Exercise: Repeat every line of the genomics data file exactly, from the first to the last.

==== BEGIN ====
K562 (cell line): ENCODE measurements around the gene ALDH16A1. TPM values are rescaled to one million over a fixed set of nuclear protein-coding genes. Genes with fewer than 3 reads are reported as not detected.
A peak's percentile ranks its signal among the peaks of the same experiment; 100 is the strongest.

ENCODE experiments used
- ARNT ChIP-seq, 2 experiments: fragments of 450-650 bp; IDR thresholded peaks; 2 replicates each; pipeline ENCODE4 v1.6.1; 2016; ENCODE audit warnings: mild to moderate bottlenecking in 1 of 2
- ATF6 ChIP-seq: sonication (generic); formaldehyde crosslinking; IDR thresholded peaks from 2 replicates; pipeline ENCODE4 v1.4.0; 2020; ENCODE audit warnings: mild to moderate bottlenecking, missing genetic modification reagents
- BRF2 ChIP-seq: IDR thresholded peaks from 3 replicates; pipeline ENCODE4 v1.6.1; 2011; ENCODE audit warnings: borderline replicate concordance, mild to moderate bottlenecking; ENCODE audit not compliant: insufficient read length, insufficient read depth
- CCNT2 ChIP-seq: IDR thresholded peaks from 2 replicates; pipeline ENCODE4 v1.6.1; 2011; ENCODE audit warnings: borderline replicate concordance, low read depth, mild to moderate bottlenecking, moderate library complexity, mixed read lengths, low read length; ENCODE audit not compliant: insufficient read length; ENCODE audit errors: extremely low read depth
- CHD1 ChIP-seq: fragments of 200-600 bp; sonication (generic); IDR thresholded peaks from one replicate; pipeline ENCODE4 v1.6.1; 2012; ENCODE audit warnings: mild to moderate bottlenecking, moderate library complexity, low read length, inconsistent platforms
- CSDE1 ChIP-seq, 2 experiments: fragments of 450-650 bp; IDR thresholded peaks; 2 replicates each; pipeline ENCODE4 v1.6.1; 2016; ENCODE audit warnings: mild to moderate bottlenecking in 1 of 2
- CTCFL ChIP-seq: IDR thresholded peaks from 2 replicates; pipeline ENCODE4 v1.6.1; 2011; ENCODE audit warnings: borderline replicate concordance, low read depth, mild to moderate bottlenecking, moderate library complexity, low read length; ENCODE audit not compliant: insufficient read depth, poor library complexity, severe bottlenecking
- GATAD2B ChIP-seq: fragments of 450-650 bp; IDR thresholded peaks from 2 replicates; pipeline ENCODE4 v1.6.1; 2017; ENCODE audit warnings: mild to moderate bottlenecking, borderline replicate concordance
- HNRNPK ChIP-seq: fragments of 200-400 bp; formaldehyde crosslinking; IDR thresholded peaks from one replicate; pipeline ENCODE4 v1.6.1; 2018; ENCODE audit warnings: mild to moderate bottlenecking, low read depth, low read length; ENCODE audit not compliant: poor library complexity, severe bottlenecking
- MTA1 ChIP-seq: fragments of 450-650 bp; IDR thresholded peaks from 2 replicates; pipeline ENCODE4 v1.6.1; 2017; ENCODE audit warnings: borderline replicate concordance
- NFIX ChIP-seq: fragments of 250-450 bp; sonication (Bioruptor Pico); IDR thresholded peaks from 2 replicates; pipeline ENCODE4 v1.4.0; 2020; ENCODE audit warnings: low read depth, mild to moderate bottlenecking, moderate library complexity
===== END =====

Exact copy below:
K562 (cell line): ENCODE measurements around the gene ALDH16A1. TPM values are rescaled to one million over a fixed set of nuclear protein-coding genes. Genes with fewer than 3 reads are reported as not detected.
A peak's percentile ranks its signal among the peaks of the same experiment; 100 is the strongest.

ENCODE experiments used
- ARNT ChIP-seq, 2 experiments: fragments of 450-650 bp; IDR thresholded peaks; 2 replicates each; pipeline ENCODE4 v1.6.1; 2016; ENCODE audit warnings: mild to moderate bottlenecking in 1 of 2
- ATF6 ChIP-seq: sonication (generic); formaldehyde crosslinking; IDR thresholded peaks from 2 replicates; pipeline ENCODE4 v1.4.0; 2020; ENCODE audit warnings: mild to moderate bottlenecking, missing genetic modification reagents
- BRF2 ChIP-seq: IDR thresholded peaks from 3 replicates; pipeline ENCODE4 v1.6.1; 2011; ENCODE audit warnings: borderline replicate concordance, mild to moderate bottlenecking; ENCODE audit not compliant: insufficient read length, insufficient read depth
- CCNT2 ChIP-seq: IDR thresholded peaks from 2 replicates; pipeline ENCODE4 v1.6.1; 2011; ENCODE audit warnings: borderline replicate concordance, low read depth, mild to moderate bottlenecking, moderate library complexity, mixed read lengths, low read length; ENCODE audit not compliant: insufficient read length; ENCODE audit errors: extremely low read depth
- CHD1 ChIP-seq: fragments of 200-600 bp; sonication (generic); IDR thresholded peaks from one replicate; pipeline ENCODE4 v1.6.1; 2012; ENCODE audit warnings: mild to moderate bottlenecking, moderate library complexity, low read length, inconsistent platforms
- CSDE1 ChIP-seq, 2 experiments: fragments of 450-650 bp; IDR thresholded peaks; 2 replicates each; pipeline ENCODE4 v1.6.1; 2016; ENCODE audit warnings: mild to moderate bottlenecking in 1 of 2
- CTCFL ChIP-seq: IDR thresholded peaks from 2 replicates; pipeline ENCODE4 v1.6.1; 2011; ENCODE audit warnings: borderline replicate concordance, low read depth, mild to moderate bottlenecking, moderate library complexity, low read length; ENCODE audit not compliant: insufficient read depth, poor library complexity, severe bottlenecking
- GATAD2B ChIP-seq: fragments of 450-650 bp; IDR thresholded peaks from 2 replicates; pipeline ENCODE4 v1.6.1; 2017; ENCODE audit warnings: mild to moderate bottlenecking, borderline replicate concordance
- HNRNPK ChIP-seq: fragments of 200-400 bp; formaldehyde crosslinking; IDR thresholded peaks from one replicate; pipeline ENCODE4 v1.6.1; 2018; ENCODE audit warnings: mild to moderate bottlenecking, low read depth, low read length; ENCODE audit not compliant: poor library complexity, severe bottlenecking
- MTA1 ChIP-seq: fragments of 450-650 bp; IDR thresholded peaks from 2 replicates; pipeline ENCODE4 v1.6.1; 2017; ENCODE audit warnings: borderline replicate concordance
- NFIX ChIP-seq: fragments of 250-450 bp; sonication (Bioruptor Pico); IDR thresholded peaks from 2 replicates; pipeline ENCODE4 v1.4.0; 2020; ENCODE audit warnings: low read depth, mild to moderate bottlenecking, moderate library complexity